Despite seeing major growth in the last 10 years, Greenville's fleet size has decreased, thanks...

Despite seeing major growth in the last 10 years, Greenville's fleet size has decreased, thanks to some strategic moves.

Photo: City of Greenville

In a 10-year period, Greenville, South Carolina, grew from 451,000 people to 525,000 people, according to the U.S. Census. Despite that huge population boom, city Fleet Manager Scott McIver, CPFP, was able to decrease the size of his fleet.

Greenville’s fleet had around 800 vehicles several years ago, but McIver dropped that number to around 600 after analyzing ways he could bring the number down. Currently, his fleet has just over 1,200 vehicles.

After the department inherited an entire division from the parks and recreation department, which includes turf and tree maintenance equipment, his fleet has risen to its current total of just over 1,200 vehicles. While that addition brought his number back up, McIver is still proud of the major cut he was able to make. Here’s how he did it.

Buying Vehicles Strategically

McIver discovered he could use some of his vehicles for multiple purposes. One of the fleet’s most versatile pieces, he said, is the Multihog machine. The unit has several attachments to change what it can do.

For instance, customers can clean sidewalks using the pressure washer unit, then attach a high-speed blower to clear out leaves and debris. McIver said this helped him eliminate several portable pressure washers, a water truck that was used to water plants in road medians, and several walk-behind and backpack blowers.

The department was also able to stop renting concrete grinders and street brushes This one machine alone has also freed up several team members to be utilized elsewhere, increasing productivity and efficiency.

Greenville started modernizing its fleet in 2016 — a process that’s expensive up front but has long-term payoffs. Newer vehicles mean fewer repairs, which also means not needing as many spare vehicles, allowing McIver to remarket excess vehicles.

Part of the modernization process included standardizing to a specific OEM.  This allows multiple departments to easily use the same vehicle.

Improved utilization techniques also helped the department reduce its fleet size. User departments like the storm water, wastewater, and street departments can use one backhoe between the three of them, based on utilization and scheduling. Jobs are scheduled around the availability of the equipment. 

This makes the teams more efficient because employees know the machine is scheduled for the next job and don’t let it sit, collecting dust. McIver also has a contingency machine ready to use when needed.

McIver said the modernization process started after consultants visited his fleet facility and told him his fleet was the oldest they had seen. Now, the average age of the city’s fleet vehicles is six years. 

Before beginning the modernization process, the average age of McIver’s fleet vehicles was about 15-years-old.  McIver’s fleet replacement plan stretches out 15 years, so he can adequately fund the vehicles and know what is set to be replaced each year.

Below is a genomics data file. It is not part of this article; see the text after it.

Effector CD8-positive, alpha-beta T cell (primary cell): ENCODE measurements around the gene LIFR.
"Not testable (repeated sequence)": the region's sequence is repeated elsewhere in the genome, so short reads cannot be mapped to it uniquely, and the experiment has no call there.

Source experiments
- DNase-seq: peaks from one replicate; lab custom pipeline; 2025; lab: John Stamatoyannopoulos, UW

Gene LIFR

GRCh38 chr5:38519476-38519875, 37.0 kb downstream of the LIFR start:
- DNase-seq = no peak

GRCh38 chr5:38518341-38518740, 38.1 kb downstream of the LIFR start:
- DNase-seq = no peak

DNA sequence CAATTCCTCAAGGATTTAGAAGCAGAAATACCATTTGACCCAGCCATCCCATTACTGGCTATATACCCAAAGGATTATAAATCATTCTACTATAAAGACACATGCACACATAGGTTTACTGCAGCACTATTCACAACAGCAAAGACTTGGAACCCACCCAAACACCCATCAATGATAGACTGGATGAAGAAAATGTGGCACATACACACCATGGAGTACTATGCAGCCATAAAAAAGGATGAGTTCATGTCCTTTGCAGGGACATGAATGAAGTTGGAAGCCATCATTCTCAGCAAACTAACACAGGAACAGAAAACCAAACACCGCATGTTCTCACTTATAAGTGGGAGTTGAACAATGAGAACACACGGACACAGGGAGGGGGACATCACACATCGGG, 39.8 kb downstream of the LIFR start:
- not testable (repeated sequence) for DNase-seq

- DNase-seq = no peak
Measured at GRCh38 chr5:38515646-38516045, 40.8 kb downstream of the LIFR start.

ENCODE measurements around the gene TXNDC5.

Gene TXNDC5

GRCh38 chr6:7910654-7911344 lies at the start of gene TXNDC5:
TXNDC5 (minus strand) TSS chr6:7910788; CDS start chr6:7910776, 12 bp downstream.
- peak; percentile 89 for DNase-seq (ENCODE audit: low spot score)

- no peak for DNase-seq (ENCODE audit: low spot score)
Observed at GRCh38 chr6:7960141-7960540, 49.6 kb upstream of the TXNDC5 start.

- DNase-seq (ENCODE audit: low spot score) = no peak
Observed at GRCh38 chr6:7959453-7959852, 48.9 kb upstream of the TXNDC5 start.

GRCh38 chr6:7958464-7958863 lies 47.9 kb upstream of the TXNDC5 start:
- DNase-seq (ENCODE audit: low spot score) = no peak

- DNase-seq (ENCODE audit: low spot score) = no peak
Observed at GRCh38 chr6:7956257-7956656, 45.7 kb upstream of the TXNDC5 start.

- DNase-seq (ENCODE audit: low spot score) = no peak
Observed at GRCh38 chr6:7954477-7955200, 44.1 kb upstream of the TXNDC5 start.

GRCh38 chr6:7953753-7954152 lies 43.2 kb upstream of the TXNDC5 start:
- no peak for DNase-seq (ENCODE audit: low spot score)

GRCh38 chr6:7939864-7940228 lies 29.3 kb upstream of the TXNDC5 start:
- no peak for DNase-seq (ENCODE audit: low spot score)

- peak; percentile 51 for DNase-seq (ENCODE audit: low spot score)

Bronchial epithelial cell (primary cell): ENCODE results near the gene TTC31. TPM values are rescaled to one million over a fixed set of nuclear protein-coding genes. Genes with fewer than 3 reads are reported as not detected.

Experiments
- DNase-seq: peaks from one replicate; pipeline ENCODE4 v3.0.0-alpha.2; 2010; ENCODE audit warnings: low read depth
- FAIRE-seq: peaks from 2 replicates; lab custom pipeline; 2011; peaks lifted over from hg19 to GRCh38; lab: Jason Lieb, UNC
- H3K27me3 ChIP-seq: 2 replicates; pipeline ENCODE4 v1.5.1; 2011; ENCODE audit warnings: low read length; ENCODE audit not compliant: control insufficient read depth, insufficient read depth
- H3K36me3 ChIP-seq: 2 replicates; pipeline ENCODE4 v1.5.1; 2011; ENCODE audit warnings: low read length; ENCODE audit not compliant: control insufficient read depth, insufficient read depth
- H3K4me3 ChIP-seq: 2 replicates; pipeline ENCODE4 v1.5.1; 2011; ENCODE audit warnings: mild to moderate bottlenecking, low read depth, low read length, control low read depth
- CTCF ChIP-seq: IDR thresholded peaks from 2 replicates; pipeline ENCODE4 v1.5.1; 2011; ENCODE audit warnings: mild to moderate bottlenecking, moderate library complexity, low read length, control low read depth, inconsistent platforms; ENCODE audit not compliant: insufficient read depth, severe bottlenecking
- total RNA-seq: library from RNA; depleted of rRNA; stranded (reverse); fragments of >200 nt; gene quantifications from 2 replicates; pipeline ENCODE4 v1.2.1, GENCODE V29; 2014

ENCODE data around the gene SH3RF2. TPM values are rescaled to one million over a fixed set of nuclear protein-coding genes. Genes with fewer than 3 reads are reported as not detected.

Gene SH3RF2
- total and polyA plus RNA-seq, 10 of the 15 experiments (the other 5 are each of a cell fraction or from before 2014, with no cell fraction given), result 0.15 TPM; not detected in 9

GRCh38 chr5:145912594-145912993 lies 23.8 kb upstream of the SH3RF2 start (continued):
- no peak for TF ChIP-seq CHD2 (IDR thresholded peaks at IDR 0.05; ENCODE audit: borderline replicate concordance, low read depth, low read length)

Every vehicle in the plan has a replacement date. Police units are replaced every seven years; garbage, dump, and sweeper trucks are replaced after eight years; SUVs and pickup trucks are replaced every 10 years, and construction equipment and trailers are replaced every 15 years. Previously, McIver’s fleet wasn’t on a replacement cycle.

New Vehicles Will Be Needed

Despite the ability to cut back on his fleet size, McIver has still seen a need for new vehicles in some instances. In one example, as the city annexes new areas and expands, a terrain with a pond or river may lead to the need for an entirely unique set of equipment to be maintained. The same applies to vehicles needed for bridge repairs after building pedestrian bridges.

McIver Provides Advice for Growing Fleets

McIver’s advice for fleet managers in growing communities is to seek suggestions and input from the vehicle operators. They will give you the insight needed to select the right equipment for the job and help you brainstorm ways to use the vehicles for multiple jobs, he said.

Scott McIver's team manages just over 1,200 vehicles.

Scott McIver's team manages just over 1,200 vehicles.

Photo: City of Greenville

What Else is Going On in the Greenville Fleet?

McIver told Government Fleet the most complicated job he has handled in recent months has been spec-writing. He is starting preparations for the next wave of vehicle purchases for fiscal year 2023. It will include Greenville’s first fully electric fleet vehicles. The city currently has seven hybrids.

Prepping financially for the EVs isn’t the only thing McIver has to keep in mind; Greenville does all its own maintenance in-house, and he’s working to make sure his technicians have the proper training and tools to work on EVs.

When it comes to the ongoing supply chain crisis, McIver said he has beefed up a lot of his inventory to keep his fleet from being hurt too badly. He was able to increase his operating budget by 8% to account for the growing supply costs for things like parts, freight charges, and fuel charges.

That increase will be re-examined each quarter as the crisis continues; the funding will be redispersed if it’s not needed for supplies. The department’s capital budget also increased by 5% to cover increased vehicle costs.

About the author
Christy Grimes

Christy Grimes

Senior Editor

Christy Grimes is a Senior Editor at Bobit, working on Automotive Fleet and Government Fleet publications. She has also written for School Bus Fleet.

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